Samuel Staffan: Step Out Of My Heart And Be Under The Great Sky | Arghavan Khosravi: At Her Fingertips
612 N Almont Dr., West Hollywood, CA 90069
Saturday, April 27 at 6:00 PM 9:00 PM
Ends Jun 15, 2024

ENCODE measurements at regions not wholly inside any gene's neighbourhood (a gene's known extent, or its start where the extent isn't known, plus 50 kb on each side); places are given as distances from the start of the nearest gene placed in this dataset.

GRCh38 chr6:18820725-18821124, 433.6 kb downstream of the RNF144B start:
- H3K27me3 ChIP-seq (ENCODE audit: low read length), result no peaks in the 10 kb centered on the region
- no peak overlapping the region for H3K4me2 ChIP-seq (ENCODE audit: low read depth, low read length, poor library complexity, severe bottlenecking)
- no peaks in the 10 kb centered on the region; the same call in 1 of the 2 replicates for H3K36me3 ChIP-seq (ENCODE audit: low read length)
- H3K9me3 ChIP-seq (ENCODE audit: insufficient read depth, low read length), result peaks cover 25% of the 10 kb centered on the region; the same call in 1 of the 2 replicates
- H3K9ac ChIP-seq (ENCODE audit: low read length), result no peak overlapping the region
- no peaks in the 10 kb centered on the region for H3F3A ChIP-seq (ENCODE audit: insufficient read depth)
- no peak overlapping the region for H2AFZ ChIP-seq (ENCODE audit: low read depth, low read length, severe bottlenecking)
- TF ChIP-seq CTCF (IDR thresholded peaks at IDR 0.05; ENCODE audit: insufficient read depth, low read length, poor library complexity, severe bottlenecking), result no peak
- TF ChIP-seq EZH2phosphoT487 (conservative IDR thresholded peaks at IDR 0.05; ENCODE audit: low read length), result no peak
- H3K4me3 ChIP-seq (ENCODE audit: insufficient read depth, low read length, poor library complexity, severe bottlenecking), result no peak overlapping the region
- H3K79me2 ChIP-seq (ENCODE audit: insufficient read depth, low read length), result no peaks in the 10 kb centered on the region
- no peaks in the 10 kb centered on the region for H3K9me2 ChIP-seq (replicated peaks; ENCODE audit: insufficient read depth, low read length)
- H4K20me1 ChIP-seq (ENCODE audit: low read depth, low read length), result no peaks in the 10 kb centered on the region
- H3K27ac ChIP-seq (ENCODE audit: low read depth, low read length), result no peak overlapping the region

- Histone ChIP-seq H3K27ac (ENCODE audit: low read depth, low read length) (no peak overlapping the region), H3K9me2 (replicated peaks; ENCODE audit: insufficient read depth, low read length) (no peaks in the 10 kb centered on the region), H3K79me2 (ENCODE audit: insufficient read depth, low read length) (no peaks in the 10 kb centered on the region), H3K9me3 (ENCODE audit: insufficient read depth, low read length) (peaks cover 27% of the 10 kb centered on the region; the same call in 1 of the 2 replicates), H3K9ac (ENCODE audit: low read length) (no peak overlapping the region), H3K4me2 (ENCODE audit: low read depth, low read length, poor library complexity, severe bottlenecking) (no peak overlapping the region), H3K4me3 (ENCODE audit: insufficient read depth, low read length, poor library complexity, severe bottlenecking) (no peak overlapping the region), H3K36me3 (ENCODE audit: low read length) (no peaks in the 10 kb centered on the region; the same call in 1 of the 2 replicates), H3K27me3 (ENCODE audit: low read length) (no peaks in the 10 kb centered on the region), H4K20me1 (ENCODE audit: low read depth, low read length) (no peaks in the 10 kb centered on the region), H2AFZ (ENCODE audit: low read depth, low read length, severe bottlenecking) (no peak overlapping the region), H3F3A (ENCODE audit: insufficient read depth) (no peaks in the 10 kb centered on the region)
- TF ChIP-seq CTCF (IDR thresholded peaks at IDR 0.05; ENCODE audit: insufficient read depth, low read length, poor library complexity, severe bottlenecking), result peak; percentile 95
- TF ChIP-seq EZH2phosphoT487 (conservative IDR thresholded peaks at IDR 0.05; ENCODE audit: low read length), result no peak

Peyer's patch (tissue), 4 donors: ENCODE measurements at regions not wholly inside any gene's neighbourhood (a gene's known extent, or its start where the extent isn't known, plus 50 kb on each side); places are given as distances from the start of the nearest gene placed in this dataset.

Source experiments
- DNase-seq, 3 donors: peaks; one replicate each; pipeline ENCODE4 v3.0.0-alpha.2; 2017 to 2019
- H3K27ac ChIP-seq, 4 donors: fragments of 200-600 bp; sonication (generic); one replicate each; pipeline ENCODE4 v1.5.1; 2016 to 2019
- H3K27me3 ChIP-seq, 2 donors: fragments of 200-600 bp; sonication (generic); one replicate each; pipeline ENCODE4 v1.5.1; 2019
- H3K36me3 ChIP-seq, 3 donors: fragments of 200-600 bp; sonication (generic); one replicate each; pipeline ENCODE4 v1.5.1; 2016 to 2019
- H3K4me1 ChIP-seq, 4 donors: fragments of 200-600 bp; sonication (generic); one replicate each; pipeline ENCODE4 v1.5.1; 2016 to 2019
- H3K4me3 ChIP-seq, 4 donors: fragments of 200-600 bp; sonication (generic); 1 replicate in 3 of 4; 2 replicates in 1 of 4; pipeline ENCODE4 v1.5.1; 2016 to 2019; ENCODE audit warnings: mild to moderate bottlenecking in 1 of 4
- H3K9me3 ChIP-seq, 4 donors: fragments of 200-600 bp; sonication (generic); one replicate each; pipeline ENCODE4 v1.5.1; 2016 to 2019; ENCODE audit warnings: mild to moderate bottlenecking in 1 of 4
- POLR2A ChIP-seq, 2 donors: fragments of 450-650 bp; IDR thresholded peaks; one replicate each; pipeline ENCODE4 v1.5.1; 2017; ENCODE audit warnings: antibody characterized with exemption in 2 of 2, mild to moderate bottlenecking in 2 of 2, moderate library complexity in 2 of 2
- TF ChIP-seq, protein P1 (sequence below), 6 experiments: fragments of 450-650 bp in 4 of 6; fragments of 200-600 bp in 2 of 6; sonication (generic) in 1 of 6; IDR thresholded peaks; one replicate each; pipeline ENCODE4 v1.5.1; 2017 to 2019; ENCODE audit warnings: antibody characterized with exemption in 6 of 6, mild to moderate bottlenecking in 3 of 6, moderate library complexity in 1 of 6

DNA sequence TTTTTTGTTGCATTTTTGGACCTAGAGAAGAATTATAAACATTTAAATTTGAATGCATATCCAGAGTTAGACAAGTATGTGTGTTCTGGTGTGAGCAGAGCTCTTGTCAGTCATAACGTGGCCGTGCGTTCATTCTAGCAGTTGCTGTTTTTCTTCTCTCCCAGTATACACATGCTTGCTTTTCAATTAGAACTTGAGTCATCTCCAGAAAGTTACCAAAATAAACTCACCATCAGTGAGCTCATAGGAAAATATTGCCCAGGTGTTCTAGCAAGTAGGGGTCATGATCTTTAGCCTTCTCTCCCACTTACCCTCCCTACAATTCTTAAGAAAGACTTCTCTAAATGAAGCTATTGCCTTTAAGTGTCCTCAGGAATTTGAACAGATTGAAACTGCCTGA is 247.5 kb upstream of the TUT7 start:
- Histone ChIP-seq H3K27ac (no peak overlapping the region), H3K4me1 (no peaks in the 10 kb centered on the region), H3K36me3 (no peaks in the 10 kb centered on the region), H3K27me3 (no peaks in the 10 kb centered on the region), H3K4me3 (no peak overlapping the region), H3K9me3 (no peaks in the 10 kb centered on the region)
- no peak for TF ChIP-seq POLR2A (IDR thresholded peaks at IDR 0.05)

M+B is pleased to present Step Out Of My Heart And Be Under The Great Sky., an exhibition of new works by Samuel Staffan. This is the artist’s first solo show with the gallery. The exhibition opens on April 27 and will run through June 15, 2024, with an opening reception on Saturday, April 27, from 6 to 8 pm. Samuel Staffan’s paintings explore the interplay between the self and nature. They capture the spiritual longing to transcend beyond the self, particularly through the lens of nature. The works focus on the sense of the sublime, but in a meaning beyond the Romantic's focus of awe and terror where they often captured figures in expansive terrains such as in Caspar David Friedrich’s famous Wanderer above the Sea of Fog. Instead, Staffan approached the sense of the sublime in nature from a different perspective, often his landscape paintings lack a horizon line and he captures small moments within nature that are from a close and intimate perspective. When painting the works, each starts with bright base layers and builds to darker hues, with light percolating through, creating ethereal and cocoon-like effects. In Step Out Of My Heart And Be Under The Great Sky., a line from the Rilke poem Lament, Staffan creates a cyclical narrative through natural landscapes in his quest to surrender the human sense of being and allow oneself to be transcended by nature. The starting point for this cycle is The Lunarium, inspired by an ancient tool for measuring lunar phases, uses the moon as a symbol to explore human attempts to comprehend the natural world. Staffan captures the moon with a surreal intensity, its otherworldly colors suggesting both its unreachable mystique and its pervasive influence on humanity’s psyche. The painting serves as a metaphor for the elusive nature of understanding and the human quest for meaning through the natural symbols surrounding us. In the middle of the cycle there is In the Field Where I Fell and Seeding the Sky. In the Field Where I Fell places the viewer directly within the scene—fallen, perhaps overwhelmed by the vastness of nature, yet intimately connected to it. The title draws inspiration from the final line of Louis Gluck’s poem Witchgrass, the painting pivots around the transformative power of nature and the intense, sometimes overwhelming experiences it can offer. It suggests a narrative of spiritual awakening and personal introspection, framed against the backdrop of the natural world. Seeding the Sky offers a ground-level gaze that immerses the viewer in a quasi-bug-like perspective, suggesting a profound connection to the earth and its sprawling vistas. It invites you to lie back and absorb the world from the grass roots, literally and metaphorically. At the end of the cycle is The Cloud of Unknowing, titled after a writing of Catholic mysticism from the 14th century. The text suggests that the divine can’t be grasped, it is only in moments when you surrender yourself and let the divine wash over you that you can become closer to it. In the painting, the moon peeks out from behind cloud cover, illuminating the sky, as if it could quickly become completely hidden if you were to turn away. It thematically pairs with The Lunarium and it nods to the logical human quests of reason. It invites the viewer to leave reason and self behind to fully embrace the celestial, bringing the cycle of sublime discovery full circle. Samuel Staffan (b. 1998, Russia) was raised in rural northern Michigan and lives and works in Brooklyn, NY. Recent solo exhibitions include Imagined History, curated by Monica King, Antrainq Gallery, New York, NY; and Eternity in an Hour, Antrainq Gallery, New York, NY. Staffan’s work has appeared in group exhibitions at Monica King Contemporary, New York, NY; MePaintsMe; and Hunter College, New York, NY. He has recently collaborated with painter Joshua Hagler, creating the sound in - M+B is pleased to present At Her Fingertips, an exhibition of works by Arghavan Khosravi. This is the artist’s second solo show with the gallery. The exhibition opens on April 27 and will run through June 15, 2024. In Arghavan Khosravi’s exhibition, cultural narratives and political commentary converge within the intricate layers of her mixed-media compositions. Employing multiple techniques, Khosravi integrates trompe l’oeil effects, elements from Persian miniatures like architectural forms and flattened perspectives, and diverse materials including threads and fabrics. Throughout the multi-panel works, she weaves Persian motifs with surreal iconography, capturing the tension between East and West, past and present. Her work intertwines religious and secular imagery with a dreamlike quality that pierces the veil between reality and fantasy. The contradictions inherent in her art provide a profound commentary on the dualities Khosravi navigated growing up in Iran, where she experienced freedom in private spaces while conforming to strict governmental morality laws in public. This personal history enriches her pieces, making them universally relevant. “Our Hair as a Weapon” and The Bird both resonate deeply with the Zan, Zendegi, Azadi (Woman, Life, Freedom) movement, which gained international attention following the death of Mahsa Amini at the hands of Iran’s morality police. In response, women across Iran defiantly removed their hijabs in protest. These works transform human hair into arrows of resistance. The Bird further explores themes of contradiction, featuring both the symbol of a bird—an emblem of freedom, yet often caged—and delicate gold threads attached to a shackle ball, highlighting the tension between liberation and confinement. The Black Box focuses on the lines between restraint and liberation through the striking juxtaposition of traditional Persian miniature aesthetics with modern symbolic elements. A central female figure, face obscured by a stark black box—a recurring motif in Khosravi's work—is bound by chains yet set against a backdrop of vibrant scenes from Iranian paintings, symbolizing the historical and ongoing struggles for female autonomy. This piece subtly interweaves broader socio-political upheavals into its narrative fabric. At Her Fingertips, the work that the exhibition gains its title from, delves into the dynamics of visibility and suppression, utilizing imagery of black chains and golden keys. This artwork contrasts confinement with the potential for freedom, with the dangling key serving as a powerful metaphor for liberation. Both the juxtaposition of gold in the threads coming from her hands and light emanating from her fingers against predominately black tones and the barbed wire that as it branches out towards other parts of the canvas turns into the branches of blossoming trees underscores a thematic glimmer of hope amidst oppression. Khosravi’s adept use of mixed media here articulates a nuanced commentary on the complex pursuit of liberation and the layered experiences of constraint. The exhibition navigates complex social narratives, blending the historical with the contemporary to highlight ongoing struggles for autonomy and identity. In the work's reflection of gender, power, and repression, Khosravi is able to foster a deeper understanding of the transformative role of cultural expression in both personal and political realms. Arghavan Khosravi earned an MFA in painting from the Rhode Island School of Design after completing the studio art program at Brandeis University. Khosravi previously earned a BFA in Graphic Design from Tehran Azad University and an MFA in Illustration from the University of Tehran. She has exhibited both nationally and internationally in solo exhibitions at the Rose Art Museum, Waltham, MA; Currier Museum of Art, Manchester, NH; Koenig Gallery, Berlin, DE; Stems Gallery, Brussels, BE; Kavi Gupta Gallery, Chicago, IL; Carl Kostyal, London, UK; M+B Gallery, Los Angeles, CA; Rachel Uffner Gallery, New York, NY; among others. Recent group exhibitions include Uncombed, Unforeseen, Unconstrained, an official collateral exhibition of the 59th Venice Biennale; as well as exhibitions at the Museum of Contemporary Art, Yinchuan, CH; Orlando Museum of Art, Orlando, FL; Newport Art Museum, Newport, RI; and Provincetown Art Association and Museum, MA; among others. Khosravi’s work is in the collections of the Rose Art Museum, Waltham, MA; The Pennsylvania Academy of the Fine Arts Museum; Philadelphia, PA; Currier Museum of Art, Manchester, NH; Newport Art Museum, Newport, RI; and the Rhode Island School of Design Museum, Providence, RI. The artist’s work is part of collections at The Rose Art Museum, The PAFA Museum, The Newport Art Museum and The Rhode Island School of Design Museum. Residencies include The Currier Museum of Art, Manchester, NH; The Fine Arts Work Center, Provincetown, MA; the Studios at MassMoCA, North Adams, MA; Monson Arts, Monson, ME; and Residency Unlimited, Brooklyn, NY. She is a 2019 recipient of the Joan Mitchell Foundation’s Painters & Sculptors Grant and a 2017 recipient of the Walter Feldman Fellowship.